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Dispatch From Russia

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About the Author

Katrina vanden Heuvel
Katrina vanden Heuvel
Katrina vanden Heuvel is Editor and Publisher of The Nation. She is a frequent commentator on American and...

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A few hours after the United States launched its first missile attack against Baghdad, I spoke to 400 students and faculty at Moscow's largest university of commerce and economics. The mood in the packed hall was tense. My theme: the loyal opposition to war in America. The eager questions came in rapid-fire sequence: Will this war destroy the United Nations? How can a democratically elected President wage an unlawful war? Why does the Bush Administration treat us like a province of a new American empire?

These students are Russia's Westernized elite--the country's future leaders of commerce and business. Yet their anger at America was palpable, and expressed most vividly in the antiwar resolution they had drafted and unanimously adopted earlier that morning. "We demand an end to the war.... We demand the resignation of the Bush Administration, and the exile of George Bush and his family from the United States." It continued, "Bush and his team of aggressors should be brought before an international tribunal and charged with crimes against humanity." The resolution was delivered by hand to President Vladimir Putin that afternoon.

There are various opinions in Russia's political elite and media about the factors behind America's "imperial" war against Iraq. But one of the most startling for an American draws a sharp parallel with the former Soviet Union's behavior abroad. The Brezhnev Doctrine, as it was called from the Soviet invasion of Prague in 1968 until the rise of Mikhail Gorbachev in 1985, asserted that countries in the Soviet orbit--primarily in Eastern Europe--had only "limited sovereignty," and therefore that Moscow alone had the right to decide the nature of those countries' political regimes. This was, it is pointed out here, an early version of Washington's current doctrine of pre-emptive war and regime change, and thus the talk in Moscow about "Bush's Brezhnev Doctrine."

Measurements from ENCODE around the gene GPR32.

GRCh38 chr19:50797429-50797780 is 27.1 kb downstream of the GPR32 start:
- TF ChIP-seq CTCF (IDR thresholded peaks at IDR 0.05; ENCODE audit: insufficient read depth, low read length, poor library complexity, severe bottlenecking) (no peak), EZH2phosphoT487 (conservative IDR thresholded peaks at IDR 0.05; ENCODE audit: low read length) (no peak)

While Russians overwhelmingly oppose the war--a poll taken hours after it started shows that 71 percent view US actions against Iraq as the greatest threat to world peace and 93 percent opposed the bombing of Iraq, while positive opinion of the United States has fallen dramatically, from 68 percent to 28 percent in the past month--few have taken to the streets to protest. The weekend after the war began, about 2,000 members of the pro-Kremlin youth group Walking Together braved Moscow's subzero temperatures to rally outside the US ambassador's residence. They carried several thousand blue containers of oil. "We are ready to bring as much as is needed," the group's leader said, "to meet American needs and stop the war." Across from the US Embassy, about 300 largely elderly demonstrators waved banners and placards reading Veto to War and USA--International Terrorist No. 1. A small group of schoolchildren later joined the crowd and sang a song written for the occasion: America parasha, pobeda budet nasha, or "America is trash, victory will be ours."